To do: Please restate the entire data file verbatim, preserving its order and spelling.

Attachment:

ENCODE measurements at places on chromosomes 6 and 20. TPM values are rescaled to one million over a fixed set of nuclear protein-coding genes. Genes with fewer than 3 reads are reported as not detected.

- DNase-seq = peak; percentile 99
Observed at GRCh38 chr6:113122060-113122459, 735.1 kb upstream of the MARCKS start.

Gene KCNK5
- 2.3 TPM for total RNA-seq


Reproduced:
ENCODE measurements at places on chromosomes 6 and 20. TPM values are rescaled to one million over a fixed set of nuclear protein-coding genes. Genes with fewer than 3 reads are reported as not detected.

- DNase-seq = peak; percentile 99
Observed at GRCh38 chr6:113122060-113122459, 735.1 kb upstream of the MARCKS start.

Gene KCNK5
- 2.3 TPM for total RNA-seq